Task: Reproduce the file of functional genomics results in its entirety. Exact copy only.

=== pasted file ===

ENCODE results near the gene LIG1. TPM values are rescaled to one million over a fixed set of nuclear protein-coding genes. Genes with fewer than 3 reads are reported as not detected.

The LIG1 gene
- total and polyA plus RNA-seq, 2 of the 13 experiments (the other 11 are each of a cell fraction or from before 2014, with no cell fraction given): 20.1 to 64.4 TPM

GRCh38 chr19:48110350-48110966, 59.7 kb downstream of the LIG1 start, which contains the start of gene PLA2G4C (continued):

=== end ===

ENCODE results near the gene LIG1. TPM values are rescaled to one million over a fixed set of nuclear protein-coding genes. Genes with fewer than 3 reads are reported as not detected.

The LIG1 gene
- total and polyA plus RNA-seq, 2 of the 13 experiments (the other 11 are each of a cell fraction or from before 2014, with no cell fraction given): 20.1 to 64.4 TPM

GRCh38 chr19:48110350-48110966, 59.7 kb downstream of the LIG1 start, which contains the start of gene PLA2G4C (continued):